Thursday, April 8, 2021

Such a privilege to see Kenji Mizoguchi's The Story of the Last Chrysanthemum on a big screen! (Film review)

  
pulled out of the fest?  Never mind, on with the show! 
 
- Part of the Hong Kong International Film Festival's Shochiku Cinema: 100th Anniversary program
- Kenji Mizoguchi, director
- Starring: Shotaro Hanayagi, Mori Kakuko
 
In 1939, the Second World War began in Europe.  Although Japan did not officially enter that war until December 1941, it already was deep into a militaristic phase, had become embroiled in the Second Sino-Japanese War and nearly caused hostilities to break out between it and Britain in the northern Chinese treaty port of Tientsin (modern day Tianjin).  
 
That same year, Kenji Mizoguchi made The Story of the Last Chrysanthemum.  In Donald Richie's A Hundred Years of Japanese Film, it is reported that the Japanese master filmmaker escaped into history -- by making period dramas like this one centering on a Meiji-period kabuki actor -- to avoid the demands of the troubled past.  But rather than make an escapist work, Mizoguchi -- true to form -- produced a somber tale that mixed tragedy with triumph while highlighting that true love, be it of an art form or another individual, requires major sacrifice.    
 
Among David Bordwell's many observations about Mizoguchi are that "he is easier to admire, even to worship, than to love. His films, though visually sumptuous, can be somber and bleak. Often unremitting tales of suffering, they lack humor (though not irony)."  A viewing of The Story of the Last Chrysanthemum will provide ample proof of this.  
 
Yet, at the same time as I found myself bowled over by Mizoguchi's technique -- including the amazing long takes that are full of so much detail and color (the latter metaphorically speaking, of course, since this 1939 work is a black and white film) -- I also did find myself also getting sucked into the tale of the annointed heir to an illustrious kabuki lineage who required the honesty and devotion of a woman working in his adopted father's household along with hard times in exile to grow and become a truly fine actor and more mature man; and so much so that, in the 142 minutes that I viewed this film, they became real people to me rather than mere characters in an 82-year-old cinematic work set even further back in time.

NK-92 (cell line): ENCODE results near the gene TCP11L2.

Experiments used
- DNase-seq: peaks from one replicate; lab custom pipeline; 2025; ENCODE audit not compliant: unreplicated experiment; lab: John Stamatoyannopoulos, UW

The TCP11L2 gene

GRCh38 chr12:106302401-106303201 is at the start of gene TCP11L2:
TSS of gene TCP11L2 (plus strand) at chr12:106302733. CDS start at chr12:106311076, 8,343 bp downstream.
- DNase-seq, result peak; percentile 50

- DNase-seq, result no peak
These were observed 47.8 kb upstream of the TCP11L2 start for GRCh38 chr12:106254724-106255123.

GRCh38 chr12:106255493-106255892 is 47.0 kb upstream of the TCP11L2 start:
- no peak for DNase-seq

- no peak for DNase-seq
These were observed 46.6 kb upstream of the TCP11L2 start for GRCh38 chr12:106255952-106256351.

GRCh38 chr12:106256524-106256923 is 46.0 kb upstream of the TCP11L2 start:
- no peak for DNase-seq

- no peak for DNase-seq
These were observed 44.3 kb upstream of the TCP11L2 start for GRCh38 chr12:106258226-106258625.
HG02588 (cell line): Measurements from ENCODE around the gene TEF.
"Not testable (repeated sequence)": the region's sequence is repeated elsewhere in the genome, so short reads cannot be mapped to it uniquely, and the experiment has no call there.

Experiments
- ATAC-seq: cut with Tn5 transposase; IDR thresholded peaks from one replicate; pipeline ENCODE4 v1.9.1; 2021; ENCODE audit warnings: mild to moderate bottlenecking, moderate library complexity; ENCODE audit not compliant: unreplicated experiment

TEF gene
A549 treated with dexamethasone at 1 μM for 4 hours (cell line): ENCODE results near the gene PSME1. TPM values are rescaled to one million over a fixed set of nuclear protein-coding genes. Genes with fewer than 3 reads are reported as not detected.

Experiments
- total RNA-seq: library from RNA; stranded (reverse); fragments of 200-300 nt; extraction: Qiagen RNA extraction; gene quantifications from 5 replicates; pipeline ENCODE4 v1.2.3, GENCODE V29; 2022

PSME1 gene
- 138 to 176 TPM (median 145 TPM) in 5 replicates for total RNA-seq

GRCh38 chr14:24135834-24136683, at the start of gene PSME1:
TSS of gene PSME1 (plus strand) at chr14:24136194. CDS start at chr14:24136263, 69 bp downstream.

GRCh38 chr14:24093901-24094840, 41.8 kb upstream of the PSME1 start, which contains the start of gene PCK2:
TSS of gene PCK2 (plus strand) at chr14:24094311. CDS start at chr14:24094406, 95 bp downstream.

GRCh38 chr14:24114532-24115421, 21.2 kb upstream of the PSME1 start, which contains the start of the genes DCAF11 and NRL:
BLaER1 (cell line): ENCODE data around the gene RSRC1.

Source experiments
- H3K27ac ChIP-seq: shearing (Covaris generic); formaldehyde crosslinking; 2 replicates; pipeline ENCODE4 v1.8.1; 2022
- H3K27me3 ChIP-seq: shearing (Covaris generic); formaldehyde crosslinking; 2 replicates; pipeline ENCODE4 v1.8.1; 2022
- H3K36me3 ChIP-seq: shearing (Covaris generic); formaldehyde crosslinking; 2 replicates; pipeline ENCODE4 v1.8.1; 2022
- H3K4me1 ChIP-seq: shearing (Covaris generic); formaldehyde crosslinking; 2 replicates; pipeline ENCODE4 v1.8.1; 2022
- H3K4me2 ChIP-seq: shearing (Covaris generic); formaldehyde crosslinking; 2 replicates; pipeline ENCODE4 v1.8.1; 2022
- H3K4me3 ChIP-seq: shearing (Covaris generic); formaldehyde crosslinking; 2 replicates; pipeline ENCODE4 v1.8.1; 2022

It has been said that Mizoguchi identified with the women in his films.  Perhaps that's why one can't help but sympathize -- even if maybe not empathize -- with Otoku (played by Kaku Mori), the film's main female character who had the misfortune to be of a lower social standing than the man whose attention she caught and and thus was seen as his downfall by others even while she actually was his inspiration.  
 
This having been said, I can't imagine this drama working as well as it does without its leading man: a stage actor turning in a bravura performance in his film debut.  Shotaro Honayagi was tasked with playing Kikunosuke Onoe, a man who goes from a callow, pampered youth to a seasoned performer able to draw on the experience of years of financial along with psychological hardship -- and he rose to the demanding task.  As an added bonus: The Story of the Last Chrysanthemum also features one breathtaking sequence showing him performing on stage that could be one enthralling show by itself.